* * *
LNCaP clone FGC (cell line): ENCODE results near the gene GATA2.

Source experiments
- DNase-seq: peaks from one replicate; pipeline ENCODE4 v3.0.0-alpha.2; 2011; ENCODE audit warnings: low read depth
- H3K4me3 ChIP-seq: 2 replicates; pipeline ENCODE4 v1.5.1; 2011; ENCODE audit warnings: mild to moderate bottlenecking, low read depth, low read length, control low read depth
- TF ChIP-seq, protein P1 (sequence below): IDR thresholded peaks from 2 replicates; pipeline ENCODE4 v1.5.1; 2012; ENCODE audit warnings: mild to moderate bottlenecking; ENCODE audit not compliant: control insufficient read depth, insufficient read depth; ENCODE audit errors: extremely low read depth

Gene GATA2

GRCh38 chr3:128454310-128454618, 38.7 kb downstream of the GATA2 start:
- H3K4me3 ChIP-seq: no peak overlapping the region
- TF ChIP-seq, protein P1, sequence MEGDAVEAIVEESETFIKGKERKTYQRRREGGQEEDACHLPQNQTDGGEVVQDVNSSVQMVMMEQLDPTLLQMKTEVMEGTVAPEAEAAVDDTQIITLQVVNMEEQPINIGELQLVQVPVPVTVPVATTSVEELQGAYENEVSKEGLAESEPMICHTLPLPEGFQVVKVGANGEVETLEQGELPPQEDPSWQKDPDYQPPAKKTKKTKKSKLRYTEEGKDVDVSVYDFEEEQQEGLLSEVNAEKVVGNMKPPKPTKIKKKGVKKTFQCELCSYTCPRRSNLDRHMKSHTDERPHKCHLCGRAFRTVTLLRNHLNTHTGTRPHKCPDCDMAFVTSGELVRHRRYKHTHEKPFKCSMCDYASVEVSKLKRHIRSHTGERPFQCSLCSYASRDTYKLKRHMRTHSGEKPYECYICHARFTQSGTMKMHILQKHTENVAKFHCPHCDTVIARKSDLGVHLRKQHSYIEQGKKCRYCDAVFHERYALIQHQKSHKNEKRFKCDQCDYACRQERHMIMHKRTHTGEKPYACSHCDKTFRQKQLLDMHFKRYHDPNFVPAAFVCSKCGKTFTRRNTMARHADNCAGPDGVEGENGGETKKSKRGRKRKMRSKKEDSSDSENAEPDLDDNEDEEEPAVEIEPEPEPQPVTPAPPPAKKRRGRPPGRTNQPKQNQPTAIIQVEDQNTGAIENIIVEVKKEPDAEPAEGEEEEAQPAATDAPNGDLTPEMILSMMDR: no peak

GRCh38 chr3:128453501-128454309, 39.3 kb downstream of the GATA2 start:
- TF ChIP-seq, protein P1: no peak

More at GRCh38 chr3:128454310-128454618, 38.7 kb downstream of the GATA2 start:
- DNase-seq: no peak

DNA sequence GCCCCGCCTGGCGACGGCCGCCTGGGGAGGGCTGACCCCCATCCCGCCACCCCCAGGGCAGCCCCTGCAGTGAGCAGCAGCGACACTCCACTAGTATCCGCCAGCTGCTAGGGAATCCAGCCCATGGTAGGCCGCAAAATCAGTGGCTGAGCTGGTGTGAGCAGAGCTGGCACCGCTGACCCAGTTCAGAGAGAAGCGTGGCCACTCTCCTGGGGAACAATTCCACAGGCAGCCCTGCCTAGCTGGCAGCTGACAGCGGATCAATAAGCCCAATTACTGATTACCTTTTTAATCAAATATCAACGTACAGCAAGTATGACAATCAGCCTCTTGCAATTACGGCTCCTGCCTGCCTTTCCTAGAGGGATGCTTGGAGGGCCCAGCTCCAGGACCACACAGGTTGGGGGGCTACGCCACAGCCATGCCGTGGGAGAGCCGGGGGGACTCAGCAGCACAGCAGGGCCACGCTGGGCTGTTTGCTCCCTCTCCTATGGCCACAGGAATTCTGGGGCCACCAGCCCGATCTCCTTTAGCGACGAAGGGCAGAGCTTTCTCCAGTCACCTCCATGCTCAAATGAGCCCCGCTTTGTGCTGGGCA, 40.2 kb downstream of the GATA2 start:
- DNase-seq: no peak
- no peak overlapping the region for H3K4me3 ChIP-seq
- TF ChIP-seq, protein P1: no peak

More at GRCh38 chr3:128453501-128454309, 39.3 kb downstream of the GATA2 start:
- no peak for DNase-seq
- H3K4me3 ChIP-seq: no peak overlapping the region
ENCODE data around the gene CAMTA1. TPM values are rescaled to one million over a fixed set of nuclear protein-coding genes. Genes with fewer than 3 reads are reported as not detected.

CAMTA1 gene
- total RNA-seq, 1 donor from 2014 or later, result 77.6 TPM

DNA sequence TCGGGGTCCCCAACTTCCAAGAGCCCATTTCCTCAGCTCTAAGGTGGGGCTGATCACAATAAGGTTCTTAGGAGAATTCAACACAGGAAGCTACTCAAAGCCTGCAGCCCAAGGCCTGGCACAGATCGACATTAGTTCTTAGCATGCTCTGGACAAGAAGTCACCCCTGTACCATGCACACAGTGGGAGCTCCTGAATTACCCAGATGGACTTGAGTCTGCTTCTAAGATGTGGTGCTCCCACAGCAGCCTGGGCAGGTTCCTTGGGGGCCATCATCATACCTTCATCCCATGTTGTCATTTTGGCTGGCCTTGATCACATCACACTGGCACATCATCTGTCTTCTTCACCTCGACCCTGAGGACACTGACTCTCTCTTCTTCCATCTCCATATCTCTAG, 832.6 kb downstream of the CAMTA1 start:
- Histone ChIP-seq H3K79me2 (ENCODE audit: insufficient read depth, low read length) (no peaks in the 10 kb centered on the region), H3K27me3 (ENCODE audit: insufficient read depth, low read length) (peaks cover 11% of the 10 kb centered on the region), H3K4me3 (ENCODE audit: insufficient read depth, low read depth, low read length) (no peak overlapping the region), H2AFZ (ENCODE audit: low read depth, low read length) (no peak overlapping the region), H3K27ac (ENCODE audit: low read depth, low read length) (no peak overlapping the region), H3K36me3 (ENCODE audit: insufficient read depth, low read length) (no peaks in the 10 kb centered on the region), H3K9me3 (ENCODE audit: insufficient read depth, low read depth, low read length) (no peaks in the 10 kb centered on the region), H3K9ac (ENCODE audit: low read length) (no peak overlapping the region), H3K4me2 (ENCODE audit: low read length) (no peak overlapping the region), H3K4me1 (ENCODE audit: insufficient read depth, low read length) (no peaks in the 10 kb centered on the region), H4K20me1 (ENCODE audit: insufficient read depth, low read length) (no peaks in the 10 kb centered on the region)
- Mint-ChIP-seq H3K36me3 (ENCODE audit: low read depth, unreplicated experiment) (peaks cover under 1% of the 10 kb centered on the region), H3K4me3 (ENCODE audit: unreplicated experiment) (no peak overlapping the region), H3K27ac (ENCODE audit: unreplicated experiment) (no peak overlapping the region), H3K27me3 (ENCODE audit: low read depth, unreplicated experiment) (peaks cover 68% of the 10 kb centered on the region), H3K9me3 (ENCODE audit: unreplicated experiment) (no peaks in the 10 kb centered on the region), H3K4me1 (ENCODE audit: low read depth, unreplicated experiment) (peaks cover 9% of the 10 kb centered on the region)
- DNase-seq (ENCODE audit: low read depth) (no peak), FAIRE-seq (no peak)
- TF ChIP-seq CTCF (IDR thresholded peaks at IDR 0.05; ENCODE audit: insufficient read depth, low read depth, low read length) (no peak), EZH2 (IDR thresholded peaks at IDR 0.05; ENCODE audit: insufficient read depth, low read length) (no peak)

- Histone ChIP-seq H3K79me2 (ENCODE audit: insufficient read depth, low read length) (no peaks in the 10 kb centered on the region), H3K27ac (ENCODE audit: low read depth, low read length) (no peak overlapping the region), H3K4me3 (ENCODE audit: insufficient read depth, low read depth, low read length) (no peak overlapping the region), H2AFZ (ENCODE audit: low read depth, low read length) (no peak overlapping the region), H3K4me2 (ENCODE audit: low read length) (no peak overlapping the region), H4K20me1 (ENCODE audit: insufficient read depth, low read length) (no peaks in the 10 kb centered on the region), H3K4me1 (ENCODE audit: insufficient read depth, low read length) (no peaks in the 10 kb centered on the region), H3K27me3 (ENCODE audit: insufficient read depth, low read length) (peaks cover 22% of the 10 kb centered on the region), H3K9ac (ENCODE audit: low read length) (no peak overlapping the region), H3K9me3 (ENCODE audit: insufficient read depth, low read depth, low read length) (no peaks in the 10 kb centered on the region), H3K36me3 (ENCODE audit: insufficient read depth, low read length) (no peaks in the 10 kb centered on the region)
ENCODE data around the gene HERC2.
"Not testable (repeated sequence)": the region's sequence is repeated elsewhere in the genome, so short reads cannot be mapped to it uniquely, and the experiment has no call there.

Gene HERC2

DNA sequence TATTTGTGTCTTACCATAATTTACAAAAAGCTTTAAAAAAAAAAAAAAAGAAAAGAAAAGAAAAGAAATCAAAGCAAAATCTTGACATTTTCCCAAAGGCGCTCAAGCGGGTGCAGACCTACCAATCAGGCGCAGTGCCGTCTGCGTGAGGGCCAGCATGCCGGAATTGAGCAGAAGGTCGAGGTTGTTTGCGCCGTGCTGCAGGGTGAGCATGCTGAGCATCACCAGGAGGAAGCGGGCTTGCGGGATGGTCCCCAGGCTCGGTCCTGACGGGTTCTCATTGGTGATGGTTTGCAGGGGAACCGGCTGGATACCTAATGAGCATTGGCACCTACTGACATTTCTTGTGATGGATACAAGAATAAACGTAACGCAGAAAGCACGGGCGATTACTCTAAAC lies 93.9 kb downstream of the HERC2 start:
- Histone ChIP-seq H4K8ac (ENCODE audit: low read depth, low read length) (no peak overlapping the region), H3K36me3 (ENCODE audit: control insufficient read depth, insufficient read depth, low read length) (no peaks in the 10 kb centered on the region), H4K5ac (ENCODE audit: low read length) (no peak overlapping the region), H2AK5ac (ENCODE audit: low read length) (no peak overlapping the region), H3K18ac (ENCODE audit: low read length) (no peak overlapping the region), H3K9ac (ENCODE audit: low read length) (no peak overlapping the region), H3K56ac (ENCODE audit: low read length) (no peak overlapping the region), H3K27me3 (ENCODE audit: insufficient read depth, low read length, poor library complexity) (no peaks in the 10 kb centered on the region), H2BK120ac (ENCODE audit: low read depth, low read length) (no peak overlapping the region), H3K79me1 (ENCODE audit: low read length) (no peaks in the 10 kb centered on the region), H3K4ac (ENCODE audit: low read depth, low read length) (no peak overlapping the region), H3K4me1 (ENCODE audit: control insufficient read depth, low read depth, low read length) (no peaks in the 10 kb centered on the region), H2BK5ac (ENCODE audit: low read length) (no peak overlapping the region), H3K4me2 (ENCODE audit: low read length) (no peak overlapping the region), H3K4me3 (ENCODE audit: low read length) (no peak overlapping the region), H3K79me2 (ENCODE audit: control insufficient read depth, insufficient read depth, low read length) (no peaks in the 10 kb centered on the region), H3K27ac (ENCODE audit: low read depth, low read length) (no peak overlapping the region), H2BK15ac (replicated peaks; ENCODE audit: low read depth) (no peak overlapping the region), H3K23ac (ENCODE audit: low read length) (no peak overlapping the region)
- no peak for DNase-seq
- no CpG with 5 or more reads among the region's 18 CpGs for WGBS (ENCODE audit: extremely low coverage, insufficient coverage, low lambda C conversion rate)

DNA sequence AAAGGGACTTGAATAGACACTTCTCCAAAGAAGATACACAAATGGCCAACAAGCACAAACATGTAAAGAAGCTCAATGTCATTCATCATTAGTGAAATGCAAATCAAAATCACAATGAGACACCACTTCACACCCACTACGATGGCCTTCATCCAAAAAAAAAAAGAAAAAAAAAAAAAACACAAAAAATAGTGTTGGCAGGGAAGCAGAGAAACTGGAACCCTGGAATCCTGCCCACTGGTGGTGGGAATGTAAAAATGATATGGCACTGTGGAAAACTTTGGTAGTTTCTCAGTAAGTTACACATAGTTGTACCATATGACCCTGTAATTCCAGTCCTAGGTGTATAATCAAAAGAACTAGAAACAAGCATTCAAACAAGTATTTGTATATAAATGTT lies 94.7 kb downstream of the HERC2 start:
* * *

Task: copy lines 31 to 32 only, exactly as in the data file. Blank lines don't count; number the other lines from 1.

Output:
"Not testable (repeated sequence)": the region's sequence is repeated elsewhere in the genome, so short reads cannot be mapped to it uniquely, and the experiment has no call there.

Gene HERC2